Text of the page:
A look at efficiency and point differential

A very interesting take from Citizen BelgianClipper (he has dual citizenship in Belgium and Clips Nation). I couldn't agree more that the unbalanced schedule makes it dubious to get too upset about relative positioning in something like point differential. At the end of the season, when all Western Conference teams have played more or less the same schedule, point differential and Pythagorean Wins will correlate with overall team quality. Even in the second half of the season, it will start to get better. But a third of the way in? There's way too much noise in the data. The Sixers versus the Clippers is my favorite example here. The Sixers are tied for the league lead with eight victories by 20 points or more. But those eight games came against teams the Clippers have played a total of three times -- winning by 20 twice themselves. The fact that Philly has played a lot of really bad teams and trounced them doesn't prove anything. Anyway, have a look at BC's approach for trying to adjust for some of these schedule differences. after the jump. Steve

My dear friends,

A healthy statistical discussion about the TS% of Randy Foye with Erik O inspired me to some extent to dig into the statistical nature of the game. Now the direct inspiration came from our friends at Clipperblog ( ). Some of you might know that I’m not exactly blown away by the writing and the attitude of that website but this article annoys me for a whole different reason. This article does something what I have seen all too often lately: take some random statistics and take them out of context to make a point. Luckily commenter Tom F. pointed out some much needed background information:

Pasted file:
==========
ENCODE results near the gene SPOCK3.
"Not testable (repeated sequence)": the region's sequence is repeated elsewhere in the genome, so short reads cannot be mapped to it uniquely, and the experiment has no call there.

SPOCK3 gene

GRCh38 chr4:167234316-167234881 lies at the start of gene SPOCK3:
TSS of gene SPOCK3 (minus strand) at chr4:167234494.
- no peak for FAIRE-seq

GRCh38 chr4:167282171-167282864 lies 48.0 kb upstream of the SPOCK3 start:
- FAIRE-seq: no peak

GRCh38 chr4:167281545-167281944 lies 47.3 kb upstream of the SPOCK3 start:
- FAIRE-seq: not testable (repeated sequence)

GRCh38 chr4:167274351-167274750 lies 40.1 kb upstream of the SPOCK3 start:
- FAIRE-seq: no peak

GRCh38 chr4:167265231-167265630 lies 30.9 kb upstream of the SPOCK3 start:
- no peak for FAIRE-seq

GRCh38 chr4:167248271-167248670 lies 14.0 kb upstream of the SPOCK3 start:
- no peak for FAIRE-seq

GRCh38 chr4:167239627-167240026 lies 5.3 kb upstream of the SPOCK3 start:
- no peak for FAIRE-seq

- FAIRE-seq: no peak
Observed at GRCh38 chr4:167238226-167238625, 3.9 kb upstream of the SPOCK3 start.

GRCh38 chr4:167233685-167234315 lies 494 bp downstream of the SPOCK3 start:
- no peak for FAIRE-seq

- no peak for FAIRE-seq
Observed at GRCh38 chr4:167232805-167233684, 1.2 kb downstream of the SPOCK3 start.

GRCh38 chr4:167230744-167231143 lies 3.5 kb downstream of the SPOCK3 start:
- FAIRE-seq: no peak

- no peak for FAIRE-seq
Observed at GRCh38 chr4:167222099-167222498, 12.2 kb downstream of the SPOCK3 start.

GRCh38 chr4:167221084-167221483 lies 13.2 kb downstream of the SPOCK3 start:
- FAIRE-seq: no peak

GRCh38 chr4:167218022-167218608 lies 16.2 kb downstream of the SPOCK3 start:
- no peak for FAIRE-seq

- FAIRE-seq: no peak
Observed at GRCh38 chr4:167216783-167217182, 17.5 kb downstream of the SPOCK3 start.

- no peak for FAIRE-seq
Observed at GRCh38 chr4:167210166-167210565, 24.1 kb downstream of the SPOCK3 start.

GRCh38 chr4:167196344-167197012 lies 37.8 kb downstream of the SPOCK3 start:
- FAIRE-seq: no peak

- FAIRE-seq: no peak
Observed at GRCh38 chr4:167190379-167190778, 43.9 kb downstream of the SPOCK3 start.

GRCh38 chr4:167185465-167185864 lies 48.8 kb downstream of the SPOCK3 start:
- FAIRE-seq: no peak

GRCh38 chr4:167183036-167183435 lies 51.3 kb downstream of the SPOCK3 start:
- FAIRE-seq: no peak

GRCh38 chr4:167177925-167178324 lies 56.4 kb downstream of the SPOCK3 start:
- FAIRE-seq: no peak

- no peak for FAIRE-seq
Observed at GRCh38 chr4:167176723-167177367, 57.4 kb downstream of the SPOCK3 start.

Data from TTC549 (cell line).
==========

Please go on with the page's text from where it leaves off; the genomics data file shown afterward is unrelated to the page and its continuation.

The Clippers are the fourth most efficient offensive team in the NBA. They have played 14 out of the other 15 most efficient teams, including Portland, Utah, Denver and the Lakers twice. They didn’t play a team outside of the top 15 until January 22nd against the Toronto Raptors, meaning they played 13 games before playing a team considered a less than average offensive team.

This got me thinking:

Points per possession, the holy grail of efficiency doesn’t exist in a vacuum. You’ll fewer less points per possession against the Chicago Bulls than against our friends the Bobcats. This is also true for point differentials. I mean, it is a lot easier to have a nice point differential when play teams like the Wizard and Bobcats several times a year. So in this piece I try to address this to a degree.

Let’s try to gauge what our opponents should score against us and what they have scored. How did I do this? Well follow along on the tour.

1) The stats come from (ESPN (Hollinger) and basketball reference differ quite a bit on points per possession: ESPN gives 103.3 B-R 105.6 but B-R is more easily converted to excel and access).

2) If you take the average the points per possession (both ESPN and B-R us a per 100 possessions stat) of our opponents you get 103.56 ORtg and 102.61 DRtg. League averages are 102.8 so this confirms that the Clippers have played an above average strength schedule.

3) Then I made a rough estimate of the average possessions of the Clippers and their opponents by dividing average point per game for and against by the respective ORtg and DRtg. Clips have 90.86 possessions per game and their opponents 90,91.

4) Now I compute a new stat which I call "expected average points per game" (EAPPG anyone?). This is done by multiplying the average possessions per game with the relevant average points per possession. As such our opponents would be expected to score 94.15 points and allow 93.23 for a point differential of -0.92 if the Clips were the perfect average team from an efficiency standpoint.

This leads to this table




Points for




Points against








The conclusion is not that shocking. The Clips are very good on offence and less than stellar on defence. I’m quite s(t)atisfied that I now have an Adjusted Point Differential that takes in account the efficiency of the opponent (3.60 for our Clips). Perhaps I will do the same exercises for the other teams in the league in the future but that would take some work. Like I say, it is a very crude approach.


But here the approach for all NBA teams

How to read this

the 76ers have a actual point difference of 9.11 but the average team would be expected to have a point diff of 1.41 against their opponents. Thus their adjusted point difference is 7.70. The last 2 stats are the difference between their actual points and points expected for and against. This has the nice effect of dividing the Adjusted Point differential between offence and defence. Thus the Sixers have an Adjusted Point Diff of 7.70 which is composed of 2.11 points of offence and 5.59 on defence.

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